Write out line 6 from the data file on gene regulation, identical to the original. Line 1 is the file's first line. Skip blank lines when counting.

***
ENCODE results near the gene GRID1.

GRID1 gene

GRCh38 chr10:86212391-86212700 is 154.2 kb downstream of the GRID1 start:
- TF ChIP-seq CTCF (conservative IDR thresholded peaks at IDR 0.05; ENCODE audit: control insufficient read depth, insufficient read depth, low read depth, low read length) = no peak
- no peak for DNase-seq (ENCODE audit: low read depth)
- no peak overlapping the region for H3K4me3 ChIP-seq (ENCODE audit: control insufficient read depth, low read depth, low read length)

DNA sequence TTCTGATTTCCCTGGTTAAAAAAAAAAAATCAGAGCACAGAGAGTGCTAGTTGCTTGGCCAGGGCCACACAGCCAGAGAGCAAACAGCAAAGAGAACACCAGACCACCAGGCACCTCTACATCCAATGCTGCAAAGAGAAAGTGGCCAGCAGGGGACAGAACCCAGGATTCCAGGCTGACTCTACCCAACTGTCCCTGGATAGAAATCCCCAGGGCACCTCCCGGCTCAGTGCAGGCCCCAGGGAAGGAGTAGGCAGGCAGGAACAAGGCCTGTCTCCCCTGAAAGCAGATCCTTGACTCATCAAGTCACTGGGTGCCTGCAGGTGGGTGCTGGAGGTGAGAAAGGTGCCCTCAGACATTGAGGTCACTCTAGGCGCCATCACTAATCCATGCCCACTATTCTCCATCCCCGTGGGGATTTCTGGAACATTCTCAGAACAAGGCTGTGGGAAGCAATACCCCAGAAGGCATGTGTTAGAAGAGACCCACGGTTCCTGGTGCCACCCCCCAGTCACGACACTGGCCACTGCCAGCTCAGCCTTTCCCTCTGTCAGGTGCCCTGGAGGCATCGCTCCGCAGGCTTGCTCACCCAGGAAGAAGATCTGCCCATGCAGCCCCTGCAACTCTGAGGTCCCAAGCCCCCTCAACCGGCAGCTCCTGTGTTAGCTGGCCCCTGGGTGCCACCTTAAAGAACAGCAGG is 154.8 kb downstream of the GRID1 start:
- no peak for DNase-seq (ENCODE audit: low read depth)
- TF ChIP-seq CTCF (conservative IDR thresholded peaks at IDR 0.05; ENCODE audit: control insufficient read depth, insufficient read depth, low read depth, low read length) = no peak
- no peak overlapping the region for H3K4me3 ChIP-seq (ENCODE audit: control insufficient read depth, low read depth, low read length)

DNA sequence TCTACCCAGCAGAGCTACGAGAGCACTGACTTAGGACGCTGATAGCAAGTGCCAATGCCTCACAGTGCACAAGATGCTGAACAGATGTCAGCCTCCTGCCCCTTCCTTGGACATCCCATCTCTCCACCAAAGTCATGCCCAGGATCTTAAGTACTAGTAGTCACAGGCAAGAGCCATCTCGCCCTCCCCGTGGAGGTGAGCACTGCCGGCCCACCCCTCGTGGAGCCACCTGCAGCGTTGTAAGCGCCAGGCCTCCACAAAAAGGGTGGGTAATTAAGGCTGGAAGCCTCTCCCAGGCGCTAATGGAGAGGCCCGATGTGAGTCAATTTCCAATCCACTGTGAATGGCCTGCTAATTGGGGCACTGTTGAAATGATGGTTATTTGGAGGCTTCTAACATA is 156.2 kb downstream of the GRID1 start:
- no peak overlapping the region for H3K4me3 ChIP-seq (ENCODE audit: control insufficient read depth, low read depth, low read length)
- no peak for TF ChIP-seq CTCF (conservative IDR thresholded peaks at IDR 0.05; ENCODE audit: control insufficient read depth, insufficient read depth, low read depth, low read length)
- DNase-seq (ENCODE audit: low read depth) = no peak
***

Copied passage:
- no peak overlapping the region for H3K4me3 ChIP-seq (ENCODE audit: control insufficient read depth, low read depth, low read length)